Lamborghini Murciélago – over a decade of production
The Lamborghini Murciélago currently probably is the best value for money V12 Raging Bull you can buy, the Lamborghini Miura from the Sixties is well into the seven figures range these days, and most of the Countach models are a million dollar car too by the time you are reading this, and the Lamborghini Diablo is quickly rising in value too, while the Aventador is still expensive, even on the second-hand market nowadays, which only leaves the Murciélago as a somewhat affordable entry into Lamborghini V12 supercar ownership.
The Lamborghini Murciélago took over the reign of the Diablo in 2001 with the original Murciélago 6.2 edition, compared to the more ’round’ Diablo, the Murciélago was a return to angular design, somewhat reminiscent of the Countach from the Eighties, by 2004 the Murciélago Roadster joined the lineup, with a rather cumbersome canvas roof that took some serious practice to fit and remove, not all owners were thrilled with it to be honest. The major change came in 2006 when Lamborghini unveiled the Murciélago LP640 model, a larger displacement V12 (now 6.5 liters compared to the original 6.2 liters) and 640 hp against the 580 hp of the earlier model, that same year the Murciélago LP640 Roadster was shown, and for the first time an optional glass engine cover was available.
Some owners actually preferred the original 6.2 version over the LP640 model for being more ‘analog’ compared to the latter, but personally, I love the styling on the LP640 model, especially the round taillight insets that made their return from the Diablo, in fact, I’ve spoken to Luc Donckerwolcke who designed the Lamborghini Murciélago and the Lamborghini Gallardo back then, and he mentioned that he wanted to go for round taillights similar to the Diablo but inside a taillight pod, and it was refused because it looked too much like the Audi TT at that time. But arguably the ultimate Lamborghini Murciélago was the 2009 LP670-4 Super Veloce, the 670 hp super Murciélago which boasted some of the most aggressive styling ever seen on a Lamborghini.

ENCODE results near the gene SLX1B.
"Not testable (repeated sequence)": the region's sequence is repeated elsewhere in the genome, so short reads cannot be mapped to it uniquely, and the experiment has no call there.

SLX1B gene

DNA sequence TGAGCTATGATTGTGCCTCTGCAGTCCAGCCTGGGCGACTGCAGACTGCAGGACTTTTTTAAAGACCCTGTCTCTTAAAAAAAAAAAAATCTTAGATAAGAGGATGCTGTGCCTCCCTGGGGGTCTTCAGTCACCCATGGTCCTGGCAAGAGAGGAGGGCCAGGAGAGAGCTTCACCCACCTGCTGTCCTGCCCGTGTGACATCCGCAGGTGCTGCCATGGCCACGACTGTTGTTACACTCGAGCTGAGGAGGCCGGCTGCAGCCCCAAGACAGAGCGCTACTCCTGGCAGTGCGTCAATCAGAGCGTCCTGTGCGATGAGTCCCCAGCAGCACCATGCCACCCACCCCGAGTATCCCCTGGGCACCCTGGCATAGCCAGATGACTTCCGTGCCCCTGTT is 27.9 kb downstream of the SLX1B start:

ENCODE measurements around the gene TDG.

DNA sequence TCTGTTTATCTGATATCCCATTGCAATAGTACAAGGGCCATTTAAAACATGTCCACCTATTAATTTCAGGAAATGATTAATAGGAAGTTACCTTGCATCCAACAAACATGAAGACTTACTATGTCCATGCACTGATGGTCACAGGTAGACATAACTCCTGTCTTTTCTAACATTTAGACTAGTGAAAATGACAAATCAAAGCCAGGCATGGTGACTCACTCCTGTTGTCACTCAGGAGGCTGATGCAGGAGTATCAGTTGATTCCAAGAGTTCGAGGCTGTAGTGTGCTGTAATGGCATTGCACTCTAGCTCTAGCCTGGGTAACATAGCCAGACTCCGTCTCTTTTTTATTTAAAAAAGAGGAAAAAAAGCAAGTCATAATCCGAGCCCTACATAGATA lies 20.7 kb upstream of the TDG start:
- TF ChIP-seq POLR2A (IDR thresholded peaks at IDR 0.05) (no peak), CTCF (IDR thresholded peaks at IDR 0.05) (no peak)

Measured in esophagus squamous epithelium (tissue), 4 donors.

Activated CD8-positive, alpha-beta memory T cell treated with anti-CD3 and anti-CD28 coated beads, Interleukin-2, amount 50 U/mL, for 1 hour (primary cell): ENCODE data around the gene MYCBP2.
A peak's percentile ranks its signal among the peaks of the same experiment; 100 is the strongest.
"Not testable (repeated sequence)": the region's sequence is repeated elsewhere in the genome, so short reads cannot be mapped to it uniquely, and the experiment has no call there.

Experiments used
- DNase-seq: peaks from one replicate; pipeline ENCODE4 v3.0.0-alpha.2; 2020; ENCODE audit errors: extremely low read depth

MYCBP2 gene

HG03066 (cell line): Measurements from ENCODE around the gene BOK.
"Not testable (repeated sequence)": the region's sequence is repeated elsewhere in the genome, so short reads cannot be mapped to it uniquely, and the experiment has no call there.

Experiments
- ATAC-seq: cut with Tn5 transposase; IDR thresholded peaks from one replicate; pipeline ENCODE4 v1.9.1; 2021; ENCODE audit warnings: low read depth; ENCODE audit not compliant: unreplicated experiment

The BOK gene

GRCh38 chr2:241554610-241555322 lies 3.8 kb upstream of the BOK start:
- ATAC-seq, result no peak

The intention was to build 350 units of the Lamborghini Murciélago LP670-4 Superveloce, all coupe, and each one individually numbered on a plaque between the seats, but with the Lamborghini Aventador being prepared to be unveiled by 2011, it seemed a lot of clients were waiting for that car to be available, and rumor has it only about 185 units were built in the end, making the SV moniker highly sought after today, and worth a lot more compared to the 6.2 or LP640 models … and with only a handful of these being a manual, you’re probably looking at 7 figures to acquire one, if you can even locate one for sale.
Take a look at the video from Curated below, where Ed Bolian and John Hooper talk about the differences between the Murciélago during their production from 2001 to 2010: